At dawn, we reach the coast facing Gandía and the first thing we see is a group of trawlers fishing in the area. As we head south, more trawlers appear. Some of them are fishing within the forbidden area at less than 50 meters depth, others are just on the border, while a few others are further away in deeper waters.
Flocks of shearwaters and gulls follow them, taking advantage of the discards.
We begin working with the ROV to study the sea floor and see if we spot the marks left by the trawlers. It’s a muddy area with few species on the surface since most of them live within the substrate, except for some sole (they look like Arnoglossus sp.) that take off when they see the ROV lights and a multitude of small fish larvae that position themselves in front of the camera lens like an army of eyes with transparent bodies.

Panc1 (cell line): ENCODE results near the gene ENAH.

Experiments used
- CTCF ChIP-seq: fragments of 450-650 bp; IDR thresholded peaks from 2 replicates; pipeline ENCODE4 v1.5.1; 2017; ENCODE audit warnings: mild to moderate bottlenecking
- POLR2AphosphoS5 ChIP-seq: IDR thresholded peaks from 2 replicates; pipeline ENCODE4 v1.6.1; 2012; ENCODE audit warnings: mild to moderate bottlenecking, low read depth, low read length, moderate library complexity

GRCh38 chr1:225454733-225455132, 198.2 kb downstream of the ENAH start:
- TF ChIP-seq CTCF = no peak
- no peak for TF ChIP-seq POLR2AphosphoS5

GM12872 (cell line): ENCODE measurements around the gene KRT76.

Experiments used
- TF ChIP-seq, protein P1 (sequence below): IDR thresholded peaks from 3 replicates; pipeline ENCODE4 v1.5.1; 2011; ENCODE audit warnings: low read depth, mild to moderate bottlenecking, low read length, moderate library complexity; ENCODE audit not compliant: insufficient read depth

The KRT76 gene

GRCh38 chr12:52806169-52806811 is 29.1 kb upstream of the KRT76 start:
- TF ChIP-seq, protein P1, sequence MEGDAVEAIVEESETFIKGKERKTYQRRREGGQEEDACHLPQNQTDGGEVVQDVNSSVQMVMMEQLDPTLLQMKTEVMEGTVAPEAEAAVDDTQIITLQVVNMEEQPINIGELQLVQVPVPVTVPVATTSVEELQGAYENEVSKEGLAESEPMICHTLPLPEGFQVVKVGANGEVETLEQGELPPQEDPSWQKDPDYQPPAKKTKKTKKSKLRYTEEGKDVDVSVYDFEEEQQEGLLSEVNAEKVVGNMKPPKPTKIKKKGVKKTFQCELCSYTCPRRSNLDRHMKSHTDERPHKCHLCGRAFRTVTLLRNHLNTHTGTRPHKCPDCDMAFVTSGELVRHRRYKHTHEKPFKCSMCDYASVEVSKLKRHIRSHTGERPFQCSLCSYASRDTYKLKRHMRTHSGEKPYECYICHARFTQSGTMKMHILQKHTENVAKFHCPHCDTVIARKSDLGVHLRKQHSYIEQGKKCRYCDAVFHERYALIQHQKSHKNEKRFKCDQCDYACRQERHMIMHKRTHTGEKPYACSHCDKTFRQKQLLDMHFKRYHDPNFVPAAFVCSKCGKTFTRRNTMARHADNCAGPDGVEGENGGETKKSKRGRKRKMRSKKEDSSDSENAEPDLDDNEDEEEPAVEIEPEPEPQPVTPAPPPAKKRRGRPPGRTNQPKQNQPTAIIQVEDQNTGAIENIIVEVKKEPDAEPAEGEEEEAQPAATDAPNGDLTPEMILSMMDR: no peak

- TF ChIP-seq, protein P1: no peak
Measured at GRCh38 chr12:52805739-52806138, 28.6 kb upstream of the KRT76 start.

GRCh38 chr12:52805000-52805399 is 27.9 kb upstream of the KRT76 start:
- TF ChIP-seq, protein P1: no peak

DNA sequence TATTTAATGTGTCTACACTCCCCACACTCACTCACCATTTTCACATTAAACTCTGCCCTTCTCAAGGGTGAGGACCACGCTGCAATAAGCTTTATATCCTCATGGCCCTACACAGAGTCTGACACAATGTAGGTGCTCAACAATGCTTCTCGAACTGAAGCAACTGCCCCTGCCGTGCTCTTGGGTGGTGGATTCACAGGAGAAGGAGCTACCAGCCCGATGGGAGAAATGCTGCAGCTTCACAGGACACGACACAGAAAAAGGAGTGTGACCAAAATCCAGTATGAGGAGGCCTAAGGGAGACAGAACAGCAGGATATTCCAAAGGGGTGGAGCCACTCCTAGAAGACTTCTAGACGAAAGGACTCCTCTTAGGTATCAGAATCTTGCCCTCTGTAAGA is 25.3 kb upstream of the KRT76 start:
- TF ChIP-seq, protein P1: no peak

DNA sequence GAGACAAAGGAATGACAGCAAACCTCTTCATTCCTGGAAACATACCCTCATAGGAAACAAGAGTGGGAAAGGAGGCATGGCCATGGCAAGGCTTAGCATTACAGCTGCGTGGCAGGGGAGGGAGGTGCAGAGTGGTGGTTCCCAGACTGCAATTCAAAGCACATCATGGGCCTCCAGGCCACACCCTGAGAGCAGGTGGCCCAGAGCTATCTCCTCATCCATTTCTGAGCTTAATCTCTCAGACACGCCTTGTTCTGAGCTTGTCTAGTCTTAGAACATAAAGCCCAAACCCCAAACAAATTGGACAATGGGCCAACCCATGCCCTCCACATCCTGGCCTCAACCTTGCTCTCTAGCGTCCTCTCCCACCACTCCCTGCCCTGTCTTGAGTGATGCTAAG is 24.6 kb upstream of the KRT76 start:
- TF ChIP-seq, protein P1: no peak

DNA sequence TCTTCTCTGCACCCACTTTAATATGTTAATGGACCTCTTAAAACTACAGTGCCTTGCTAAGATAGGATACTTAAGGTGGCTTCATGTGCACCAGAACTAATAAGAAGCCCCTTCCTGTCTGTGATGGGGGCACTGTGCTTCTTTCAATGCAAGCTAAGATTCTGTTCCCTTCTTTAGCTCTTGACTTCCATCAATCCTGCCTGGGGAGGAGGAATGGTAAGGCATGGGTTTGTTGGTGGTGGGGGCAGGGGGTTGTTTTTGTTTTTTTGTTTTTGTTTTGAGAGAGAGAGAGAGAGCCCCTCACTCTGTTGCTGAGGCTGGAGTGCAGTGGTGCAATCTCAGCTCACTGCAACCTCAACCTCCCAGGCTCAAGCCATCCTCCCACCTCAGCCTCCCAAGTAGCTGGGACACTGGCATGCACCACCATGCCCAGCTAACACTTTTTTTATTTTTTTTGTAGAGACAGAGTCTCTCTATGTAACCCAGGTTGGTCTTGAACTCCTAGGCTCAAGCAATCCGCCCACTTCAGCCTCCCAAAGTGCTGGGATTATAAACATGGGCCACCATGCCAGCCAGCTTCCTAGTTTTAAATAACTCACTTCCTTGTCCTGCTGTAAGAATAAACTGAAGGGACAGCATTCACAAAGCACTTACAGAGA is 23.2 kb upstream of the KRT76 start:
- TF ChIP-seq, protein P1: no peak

Mud crabs (Goneplax rhomboides) and small gobies are hiding within the holes that cover a large part of the surface.
The marks from trawling are constant and very pronounced because the substrate is very soft. We find them up to 33 meters depth and, although they are likely to be found in shallower areas, we haven’t gone any further with the ROV. The water is very cloudy and it’s difficult to see the sea floor, especially now that the trawlers have just passed through.
In the afternoon, we take a dive with the divers in the Isla del Descubridor. There is a beautiful troittoir or entablature in this area that extends to the adjacent cove. The species we find are typical of rocky areas, such as moray eels(Muraena helena) and congers (Conger conger), as well as meadows of Posidonia oceanica, since this seagrass can be found in the lower parts. The water is cloudy here as well.
We decide to head for the port before it gets dark. We’ve had some problems with the inflatable boat’s engine and with anchoring, so we’ll stay at port tomorrow to see if we can find a solution.